The project proposes to train a mixed group of disaster risk management professionals, emergency responders, military personnel, humanitarian aid professionals, leaders of heritage communities, and cultural heritage professionals. The end goal is to facilitate coordination between actors and integrate cultural heritage into existing emergency management.
By opening the training beyond the cultural sector, ICCROM aims to make a breakthrough in standardizing procedures for safeguarding cultural heritage during major and complex emergencies and incorporating them in existing local disaster risk reduction, emergency response and humanitarian assistance.
The project combines blended learning with direct on-the-ground application of methods and tools discussed during the training. Project activities include four weeks of in-person training, the development of two learning packages on heritage in peace-building and community-based disaster risk management for cultural heritage, two months of online pre-course mentoring and six months of structured follow-up of context-specific projects in participant countries of origin.
Mentors are selected from our network of course alumni, paying special attention to those who have been active since their training in strengthening local networks, implementing advocacy or capacity building initiatives, or who have been directly involved in cultural heritage emergency response. Each mentor guides three to four participants who have cultural, linguistic or regional affinities. This helps to stimulate long-term relationships, which in turn helps to support the follow-up phase of the training.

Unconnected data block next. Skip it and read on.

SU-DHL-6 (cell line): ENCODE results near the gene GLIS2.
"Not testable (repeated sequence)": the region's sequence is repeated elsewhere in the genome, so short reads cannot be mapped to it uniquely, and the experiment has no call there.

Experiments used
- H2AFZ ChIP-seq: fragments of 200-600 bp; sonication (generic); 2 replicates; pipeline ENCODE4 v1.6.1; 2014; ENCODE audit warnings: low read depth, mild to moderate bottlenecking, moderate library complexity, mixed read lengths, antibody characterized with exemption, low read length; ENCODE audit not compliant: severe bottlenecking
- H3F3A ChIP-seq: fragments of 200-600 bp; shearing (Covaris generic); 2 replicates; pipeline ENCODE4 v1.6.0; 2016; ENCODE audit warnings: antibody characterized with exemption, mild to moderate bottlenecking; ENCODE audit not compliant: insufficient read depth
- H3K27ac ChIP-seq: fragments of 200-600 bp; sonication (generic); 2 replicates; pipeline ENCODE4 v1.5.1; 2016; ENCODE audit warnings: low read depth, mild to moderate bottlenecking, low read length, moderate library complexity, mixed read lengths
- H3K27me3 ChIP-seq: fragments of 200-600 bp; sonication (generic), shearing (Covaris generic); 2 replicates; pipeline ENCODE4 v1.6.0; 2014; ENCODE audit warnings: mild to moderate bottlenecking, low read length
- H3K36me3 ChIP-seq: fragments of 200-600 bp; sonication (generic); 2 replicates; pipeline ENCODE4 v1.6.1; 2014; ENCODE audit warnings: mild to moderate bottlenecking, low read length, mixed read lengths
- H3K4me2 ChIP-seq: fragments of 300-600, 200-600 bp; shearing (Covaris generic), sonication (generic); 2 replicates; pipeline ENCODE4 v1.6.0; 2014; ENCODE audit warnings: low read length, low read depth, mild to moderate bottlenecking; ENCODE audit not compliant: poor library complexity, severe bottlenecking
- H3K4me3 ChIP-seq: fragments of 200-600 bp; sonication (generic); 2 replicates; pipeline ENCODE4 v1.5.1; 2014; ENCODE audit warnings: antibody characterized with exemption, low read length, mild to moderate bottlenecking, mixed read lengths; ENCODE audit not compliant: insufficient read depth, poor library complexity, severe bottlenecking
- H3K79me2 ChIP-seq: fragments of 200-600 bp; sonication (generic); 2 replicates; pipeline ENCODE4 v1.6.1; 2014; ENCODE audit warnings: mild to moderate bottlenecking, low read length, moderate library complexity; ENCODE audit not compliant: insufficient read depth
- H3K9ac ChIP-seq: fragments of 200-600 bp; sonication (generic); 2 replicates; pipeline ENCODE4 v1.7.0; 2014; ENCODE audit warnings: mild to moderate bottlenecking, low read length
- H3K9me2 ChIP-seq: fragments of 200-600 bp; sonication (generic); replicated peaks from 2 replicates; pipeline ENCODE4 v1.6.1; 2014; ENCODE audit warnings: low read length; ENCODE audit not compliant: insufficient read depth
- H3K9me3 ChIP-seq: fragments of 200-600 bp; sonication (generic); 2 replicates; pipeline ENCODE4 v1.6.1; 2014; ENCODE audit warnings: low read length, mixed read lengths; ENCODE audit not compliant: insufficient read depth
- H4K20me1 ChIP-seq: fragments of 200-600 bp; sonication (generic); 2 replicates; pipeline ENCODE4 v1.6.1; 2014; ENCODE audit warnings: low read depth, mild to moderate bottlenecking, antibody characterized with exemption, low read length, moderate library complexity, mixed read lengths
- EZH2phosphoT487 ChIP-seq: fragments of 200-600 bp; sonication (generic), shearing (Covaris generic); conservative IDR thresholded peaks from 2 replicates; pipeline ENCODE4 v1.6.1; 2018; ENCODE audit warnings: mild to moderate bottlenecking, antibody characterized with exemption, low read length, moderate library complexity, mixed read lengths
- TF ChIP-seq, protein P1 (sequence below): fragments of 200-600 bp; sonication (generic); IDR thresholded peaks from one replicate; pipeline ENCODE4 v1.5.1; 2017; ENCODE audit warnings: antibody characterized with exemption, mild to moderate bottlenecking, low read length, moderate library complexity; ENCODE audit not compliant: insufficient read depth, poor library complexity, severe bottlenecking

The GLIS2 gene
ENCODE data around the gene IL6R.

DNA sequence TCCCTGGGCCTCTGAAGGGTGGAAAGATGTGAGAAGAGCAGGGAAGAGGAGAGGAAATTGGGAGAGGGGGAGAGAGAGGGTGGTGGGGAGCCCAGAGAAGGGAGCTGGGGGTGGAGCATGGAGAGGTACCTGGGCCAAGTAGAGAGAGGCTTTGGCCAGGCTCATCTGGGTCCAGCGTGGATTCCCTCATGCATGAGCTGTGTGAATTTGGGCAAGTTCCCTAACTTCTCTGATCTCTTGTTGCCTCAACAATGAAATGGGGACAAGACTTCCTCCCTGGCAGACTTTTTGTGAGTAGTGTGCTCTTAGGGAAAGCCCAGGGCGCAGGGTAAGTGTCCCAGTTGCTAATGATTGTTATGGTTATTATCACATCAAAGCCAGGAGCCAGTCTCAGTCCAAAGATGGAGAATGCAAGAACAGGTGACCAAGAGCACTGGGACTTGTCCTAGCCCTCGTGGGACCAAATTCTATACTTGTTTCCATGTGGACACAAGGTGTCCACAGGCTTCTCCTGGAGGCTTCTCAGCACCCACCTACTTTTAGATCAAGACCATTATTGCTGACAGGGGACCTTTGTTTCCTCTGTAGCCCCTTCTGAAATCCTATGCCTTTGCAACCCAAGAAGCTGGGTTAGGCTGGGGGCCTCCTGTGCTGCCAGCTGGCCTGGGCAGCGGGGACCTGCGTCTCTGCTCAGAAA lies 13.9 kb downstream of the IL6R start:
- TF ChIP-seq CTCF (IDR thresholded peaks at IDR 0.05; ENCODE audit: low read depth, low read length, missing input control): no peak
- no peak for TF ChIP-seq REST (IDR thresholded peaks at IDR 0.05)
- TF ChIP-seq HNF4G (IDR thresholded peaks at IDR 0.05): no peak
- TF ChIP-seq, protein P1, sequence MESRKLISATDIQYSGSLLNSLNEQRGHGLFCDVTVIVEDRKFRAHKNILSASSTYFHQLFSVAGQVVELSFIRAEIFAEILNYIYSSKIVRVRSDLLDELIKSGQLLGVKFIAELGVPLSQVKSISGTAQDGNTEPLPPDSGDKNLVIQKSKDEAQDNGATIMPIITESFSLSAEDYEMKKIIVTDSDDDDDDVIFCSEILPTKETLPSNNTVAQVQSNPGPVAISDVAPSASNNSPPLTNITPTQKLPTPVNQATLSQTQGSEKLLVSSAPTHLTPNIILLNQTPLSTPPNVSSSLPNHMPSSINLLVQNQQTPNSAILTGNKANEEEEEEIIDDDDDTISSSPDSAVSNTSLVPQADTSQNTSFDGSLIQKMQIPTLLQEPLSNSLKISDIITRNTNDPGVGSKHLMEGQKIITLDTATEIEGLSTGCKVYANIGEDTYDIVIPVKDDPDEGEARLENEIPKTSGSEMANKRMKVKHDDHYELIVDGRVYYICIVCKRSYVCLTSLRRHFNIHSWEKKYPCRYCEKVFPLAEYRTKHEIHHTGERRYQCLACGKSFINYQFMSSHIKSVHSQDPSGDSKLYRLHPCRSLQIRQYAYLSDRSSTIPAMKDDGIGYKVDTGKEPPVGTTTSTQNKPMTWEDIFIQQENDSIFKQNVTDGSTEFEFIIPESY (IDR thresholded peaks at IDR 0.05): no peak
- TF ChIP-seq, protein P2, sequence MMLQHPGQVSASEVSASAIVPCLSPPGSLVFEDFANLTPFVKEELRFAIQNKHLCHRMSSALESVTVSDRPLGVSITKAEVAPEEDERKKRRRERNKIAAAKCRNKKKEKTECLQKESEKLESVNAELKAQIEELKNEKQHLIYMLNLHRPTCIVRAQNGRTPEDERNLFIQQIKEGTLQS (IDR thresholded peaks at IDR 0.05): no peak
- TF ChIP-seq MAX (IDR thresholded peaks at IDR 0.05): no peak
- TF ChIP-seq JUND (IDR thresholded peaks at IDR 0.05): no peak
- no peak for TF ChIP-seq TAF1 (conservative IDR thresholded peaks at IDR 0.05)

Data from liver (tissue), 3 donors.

The key resource for the pre-course mentoring is the First Aid to Cultural Heritage in Times of Crisis Handbook and its accompanying Toolkit.
The four-week in-person workshop includes simulations, group work, structured presentations and table top exercises. The workshop prepares our participants and mentors to act as change agents. They will gain the knowledge and skills to build networks, train others, and establish on-the-ground coordination mechanisms between civil protection, army, humanitarians, cultural heritage institutions and the affected local communities.
The follow-up phase consists of participant field projects, which they will be required to outline during pre-course mentorship and refine during the in-person training.
The success stories and lessons learned in the follow-up phase will be collected and will be compiled in form of a publication with the help of mentors.
Swedish Postcode Foundation, Smithsonian Institution; Prince Claus Fund; UN Office for the Coordination of Humanitarian Affairs (OCHA); ICOM-ICORP Turkey; Italian Civil Protection Department (Dipartimento Protezione Civile); Italian Ministry of Culture (Ministero per i Beni e le Attività Culturali, MiBAC); Italian Fire Brigade (Vigili del Fuoco), Special Office for the Reconstruction of Umbria (Ufficio Speciale Ricostruzione Umbria) Italian Red Cross (Croce Rossa Italiana, CRI), The Municipality of Norcia and the Carabinieri.
Chile, Egypt, Estonia, Georgia, Honduras, India, Iraq, Italy, Japan, New Zealand, South Sudan, Spain, Syria, Trinidad and Tobago, Ukraine and the United States.